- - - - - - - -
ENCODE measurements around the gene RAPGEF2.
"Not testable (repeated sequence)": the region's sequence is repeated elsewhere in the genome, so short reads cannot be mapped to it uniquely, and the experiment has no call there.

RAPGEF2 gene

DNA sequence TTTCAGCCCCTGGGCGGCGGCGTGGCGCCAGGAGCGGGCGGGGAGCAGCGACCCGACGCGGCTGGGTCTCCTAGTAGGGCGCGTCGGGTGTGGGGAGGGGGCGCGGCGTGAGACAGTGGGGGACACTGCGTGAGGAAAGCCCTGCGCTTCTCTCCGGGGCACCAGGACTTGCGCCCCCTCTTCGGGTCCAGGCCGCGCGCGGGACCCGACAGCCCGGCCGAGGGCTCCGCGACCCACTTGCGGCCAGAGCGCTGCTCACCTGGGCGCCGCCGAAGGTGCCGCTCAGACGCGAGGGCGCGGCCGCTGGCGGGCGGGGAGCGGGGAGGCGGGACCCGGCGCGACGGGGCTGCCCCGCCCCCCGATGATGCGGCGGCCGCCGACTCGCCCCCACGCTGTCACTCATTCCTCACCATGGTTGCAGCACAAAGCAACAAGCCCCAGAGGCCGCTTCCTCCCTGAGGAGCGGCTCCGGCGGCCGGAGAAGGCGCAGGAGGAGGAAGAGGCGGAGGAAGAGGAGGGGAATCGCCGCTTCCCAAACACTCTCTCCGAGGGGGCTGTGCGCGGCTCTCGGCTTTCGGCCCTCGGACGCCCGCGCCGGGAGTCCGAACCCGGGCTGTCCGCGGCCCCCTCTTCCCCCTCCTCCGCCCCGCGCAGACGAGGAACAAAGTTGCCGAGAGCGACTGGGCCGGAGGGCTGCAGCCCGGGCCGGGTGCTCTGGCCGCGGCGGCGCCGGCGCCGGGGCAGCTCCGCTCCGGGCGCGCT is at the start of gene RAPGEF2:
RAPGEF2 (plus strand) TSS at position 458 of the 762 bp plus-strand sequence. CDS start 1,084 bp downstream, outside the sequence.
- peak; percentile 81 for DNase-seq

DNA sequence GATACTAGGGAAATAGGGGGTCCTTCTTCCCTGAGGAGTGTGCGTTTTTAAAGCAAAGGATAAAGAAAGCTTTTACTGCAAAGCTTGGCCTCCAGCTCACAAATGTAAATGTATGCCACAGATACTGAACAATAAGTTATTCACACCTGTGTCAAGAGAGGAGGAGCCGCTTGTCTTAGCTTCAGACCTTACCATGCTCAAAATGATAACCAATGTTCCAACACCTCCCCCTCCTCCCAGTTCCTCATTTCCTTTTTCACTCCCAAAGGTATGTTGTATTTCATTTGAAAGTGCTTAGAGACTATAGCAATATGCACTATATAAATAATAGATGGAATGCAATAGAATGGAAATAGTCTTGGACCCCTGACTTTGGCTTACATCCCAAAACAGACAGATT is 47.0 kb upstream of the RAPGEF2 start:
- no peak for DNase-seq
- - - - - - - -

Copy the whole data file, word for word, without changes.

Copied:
ENCODE measurements around the gene RAPGEF2.
"Not testable (repeated sequence)": the region's sequence is repeated elsewhere in the genome, so short reads cannot be mapped to it uniquely, and the experiment has no call there.

RAPGEF2 gene

DNA sequence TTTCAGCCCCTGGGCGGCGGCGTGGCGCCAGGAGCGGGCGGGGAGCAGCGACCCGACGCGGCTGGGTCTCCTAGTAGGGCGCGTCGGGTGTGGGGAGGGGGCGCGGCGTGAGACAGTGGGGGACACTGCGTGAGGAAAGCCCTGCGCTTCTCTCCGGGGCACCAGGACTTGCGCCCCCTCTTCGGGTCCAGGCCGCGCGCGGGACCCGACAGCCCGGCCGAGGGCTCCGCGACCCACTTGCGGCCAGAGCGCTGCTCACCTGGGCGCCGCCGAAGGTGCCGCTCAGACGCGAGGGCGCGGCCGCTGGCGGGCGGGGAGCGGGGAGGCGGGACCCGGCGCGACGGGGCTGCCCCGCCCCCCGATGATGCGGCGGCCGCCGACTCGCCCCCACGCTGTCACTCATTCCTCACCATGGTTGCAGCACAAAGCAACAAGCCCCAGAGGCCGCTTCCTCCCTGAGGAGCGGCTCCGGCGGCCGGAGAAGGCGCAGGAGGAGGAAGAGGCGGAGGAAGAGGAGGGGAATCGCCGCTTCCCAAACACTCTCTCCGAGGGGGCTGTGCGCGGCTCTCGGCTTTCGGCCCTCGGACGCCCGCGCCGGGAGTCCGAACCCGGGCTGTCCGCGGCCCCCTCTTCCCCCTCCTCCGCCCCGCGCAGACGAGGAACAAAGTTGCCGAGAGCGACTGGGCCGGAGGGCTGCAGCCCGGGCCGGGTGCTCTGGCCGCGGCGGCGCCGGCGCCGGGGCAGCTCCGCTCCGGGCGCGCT is at the start of gene RAPGEF2:
RAPGEF2 (plus strand) TSS at position 458 of the 762 bp plus-strand sequence. CDS start 1,084 bp downstream, outside the sequence.
- peak; percentile 81 for DNase-seq

DNA sequence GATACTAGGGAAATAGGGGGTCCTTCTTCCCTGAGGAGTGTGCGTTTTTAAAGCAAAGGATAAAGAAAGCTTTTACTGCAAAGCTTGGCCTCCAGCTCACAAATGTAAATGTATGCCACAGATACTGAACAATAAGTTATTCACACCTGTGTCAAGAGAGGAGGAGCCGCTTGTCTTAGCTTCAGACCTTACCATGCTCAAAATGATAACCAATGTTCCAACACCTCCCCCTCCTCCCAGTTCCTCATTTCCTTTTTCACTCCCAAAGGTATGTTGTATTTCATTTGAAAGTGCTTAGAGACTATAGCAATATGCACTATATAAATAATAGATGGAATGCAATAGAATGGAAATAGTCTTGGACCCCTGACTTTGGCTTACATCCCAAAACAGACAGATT is 47.0 kb upstream of the RAPGEF2 start:
- no peak for DNase-seq